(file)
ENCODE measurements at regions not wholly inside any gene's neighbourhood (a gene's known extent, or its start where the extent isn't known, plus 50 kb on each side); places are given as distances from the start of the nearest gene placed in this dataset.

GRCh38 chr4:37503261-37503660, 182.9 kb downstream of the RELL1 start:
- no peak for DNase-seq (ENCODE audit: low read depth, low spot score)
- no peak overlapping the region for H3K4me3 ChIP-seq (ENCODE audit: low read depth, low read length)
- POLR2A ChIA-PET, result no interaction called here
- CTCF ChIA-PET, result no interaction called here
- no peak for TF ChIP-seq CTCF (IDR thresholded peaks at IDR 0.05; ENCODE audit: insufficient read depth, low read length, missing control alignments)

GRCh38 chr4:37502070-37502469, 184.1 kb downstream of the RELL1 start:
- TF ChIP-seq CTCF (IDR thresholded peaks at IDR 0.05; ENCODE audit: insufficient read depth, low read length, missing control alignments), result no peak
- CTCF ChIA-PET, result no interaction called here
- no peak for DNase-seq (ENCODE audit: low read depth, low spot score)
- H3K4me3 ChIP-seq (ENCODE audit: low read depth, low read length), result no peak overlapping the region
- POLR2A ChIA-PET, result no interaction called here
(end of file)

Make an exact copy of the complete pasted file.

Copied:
ENCODE measurements at regions not wholly inside any gene's neighbourhood (a gene's known extent, or its start where the extent isn't known, plus 50 kb on each side); places are given as distances from the start of the nearest gene placed in this dataset.

GRCh38 chr4:37503261-37503660, 182.9 kb downstream of the RELL1 start:
- no peak for DNase-seq (ENCODE audit: low read depth, low spot score)
- no peak overlapping the region for H3K4me3 ChIP-seq (ENCODE audit: low read depth, low read length)
- POLR2A ChIA-PET, result no interaction called here
- CTCF ChIA-PET, result no interaction called here
- no peak for TF ChIP-seq CTCF (IDR thresholded peaks at IDR 0.05; ENCODE audit: insufficient read depth, low read length, missing control alignments)

GRCh38 chr4:37502070-37502469, 184.1 kb downstream of the RELL1 start:
- TF ChIP-seq CTCF (IDR thresholded peaks at IDR 0.05; ENCODE audit: insufficient read depth, low read length, missing control alignments), result no peak
- CTCF ChIA-PET, result no interaction called here
- no peak for DNase-seq (ENCODE audit: low read depth, low spot score)
- H3K4me3 ChIP-seq (ENCODE audit: low read depth, low read length), result no peak overlapping the region
- POLR2A ChIA-PET, result no interaction called here